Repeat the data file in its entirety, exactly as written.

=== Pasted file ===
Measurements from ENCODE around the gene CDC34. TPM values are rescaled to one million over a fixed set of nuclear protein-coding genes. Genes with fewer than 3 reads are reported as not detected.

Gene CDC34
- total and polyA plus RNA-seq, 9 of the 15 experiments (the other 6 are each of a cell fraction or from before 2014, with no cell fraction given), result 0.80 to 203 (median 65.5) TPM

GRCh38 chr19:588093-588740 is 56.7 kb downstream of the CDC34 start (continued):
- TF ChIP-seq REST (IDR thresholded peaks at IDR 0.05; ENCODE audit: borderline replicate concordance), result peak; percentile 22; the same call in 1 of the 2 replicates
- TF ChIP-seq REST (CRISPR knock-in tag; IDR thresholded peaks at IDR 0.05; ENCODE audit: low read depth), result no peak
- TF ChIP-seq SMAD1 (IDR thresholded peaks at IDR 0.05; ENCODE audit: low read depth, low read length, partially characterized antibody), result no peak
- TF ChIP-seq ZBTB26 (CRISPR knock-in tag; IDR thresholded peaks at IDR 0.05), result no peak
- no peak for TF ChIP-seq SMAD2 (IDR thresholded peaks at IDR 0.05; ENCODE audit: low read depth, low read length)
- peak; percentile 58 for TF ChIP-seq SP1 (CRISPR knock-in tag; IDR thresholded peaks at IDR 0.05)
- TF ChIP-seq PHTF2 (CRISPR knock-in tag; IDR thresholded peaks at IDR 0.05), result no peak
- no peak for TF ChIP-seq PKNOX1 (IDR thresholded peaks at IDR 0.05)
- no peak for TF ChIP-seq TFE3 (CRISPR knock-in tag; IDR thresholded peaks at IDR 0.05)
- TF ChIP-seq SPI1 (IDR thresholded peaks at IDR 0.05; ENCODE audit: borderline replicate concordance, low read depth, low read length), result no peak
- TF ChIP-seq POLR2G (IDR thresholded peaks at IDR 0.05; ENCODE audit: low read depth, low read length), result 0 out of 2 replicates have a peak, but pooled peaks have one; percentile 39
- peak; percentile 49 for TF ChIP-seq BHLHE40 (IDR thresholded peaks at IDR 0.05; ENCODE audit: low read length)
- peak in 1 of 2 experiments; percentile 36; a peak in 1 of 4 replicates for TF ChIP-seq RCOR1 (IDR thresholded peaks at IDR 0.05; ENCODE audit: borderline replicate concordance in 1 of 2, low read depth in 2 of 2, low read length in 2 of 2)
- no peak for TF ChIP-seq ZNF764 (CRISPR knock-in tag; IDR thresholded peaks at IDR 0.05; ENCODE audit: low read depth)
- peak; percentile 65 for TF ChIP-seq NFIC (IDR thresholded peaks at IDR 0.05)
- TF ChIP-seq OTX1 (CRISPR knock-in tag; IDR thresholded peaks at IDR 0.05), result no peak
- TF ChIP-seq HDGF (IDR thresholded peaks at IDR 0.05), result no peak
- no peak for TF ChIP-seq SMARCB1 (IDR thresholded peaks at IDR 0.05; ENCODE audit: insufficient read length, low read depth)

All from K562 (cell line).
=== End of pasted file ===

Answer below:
Measurements from ENCODE around the gene CDC34. TPM values are rescaled to one million over a fixed set of nuclear protein-coding genes. Genes with fewer than 3 reads are reported as not detected.

Gene CDC34
- total and polyA plus RNA-seq, 9 of the 15 experiments (the other 6 are each of a cell fraction or from before 2014, with no cell fraction given), result 0.80 to 203 (median 65.5) TPM

GRCh38 chr19:588093-588740 is 56.7 kb downstream of the CDC34 start (continued):
- TF ChIP-seq REST (IDR thresholded peaks at IDR 0.05; ENCODE audit: borderline replicate concordance), result peak; percentile 22; the same call in 1 of the 2 replicates
- TF ChIP-seq REST (CRISPR knock-in tag; IDR thresholded peaks at IDR 0.05; ENCODE audit: low read depth), result no peak
- TF ChIP-seq SMAD1 (IDR thresholded peaks at IDR 0.05; ENCODE audit: low read depth, low read length, partially characterized antibody), result no peak
- TF ChIP-seq ZBTB26 (CRISPR knock-in tag; IDR thresholded peaks at IDR 0.05), result no peak
- no peak for TF ChIP-seq SMAD2 (IDR thresholded peaks at IDR 0.05; ENCODE audit: low read depth, low read length)
- peak; percentile 58 for TF ChIP-seq SP1 (CRISPR knock-in tag; IDR thresholded peaks at IDR 0.05)
- TF ChIP-seq PHTF2 (CRISPR knock-in tag; IDR thresholded peaks at IDR 0.05), result no peak
- no peak for TF ChIP-seq PKNOX1 (IDR thresholded peaks at IDR 0.05)
- no peak for TF ChIP-seq TFE3 (CRISPR knock-in tag; IDR thresholded peaks at IDR 0.05)
- TF ChIP-seq SPI1 (IDR thresholded peaks at IDR 0.05; ENCODE audit: borderline replicate concordance, low read depth, low read length), result no peak
- TF ChIP-seq POLR2G (IDR thresholded peaks at IDR 0.05; ENCODE audit: low read depth, low read length), result 0 out of 2 replicates have a peak, but pooled peaks have one; percentile 39
- peak; percentile 49 for TF ChIP-seq BHLHE40 (IDR thresholded peaks at IDR 0.05; ENCODE audit: low read length)
- peak in 1 of 2 experiments; percentile 36; a peak in 1 of 4 replicates for TF ChIP-seq RCOR1 (IDR thresholded peaks at IDR 0.05; ENCODE audit: borderline replicate concordance in 1 of 2, low read depth in 2 of 2, low read length in 2 of 2)
- no peak for TF ChIP-seq ZNF764 (CRISPR knock-in tag; IDR thresholded peaks at IDR 0.05; ENCODE audit: low read depth)
- peak; percentile 65 for TF ChIP-seq NFIC (IDR thresholded peaks at IDR 0.05)
- TF ChIP-seq OTX1 (CRISPR knock-in tag; IDR thresholded peaks at IDR 0.05), result no peak
- TF ChIP-seq HDGF (IDR thresholded peaks at IDR 0.05), result no peak
- no peak for TF ChIP-seq SMARCB1 (IDR thresholded peaks at IDR 0.05; ENCODE audit: insufficient read length, low read depth)

All from K562 (cell line).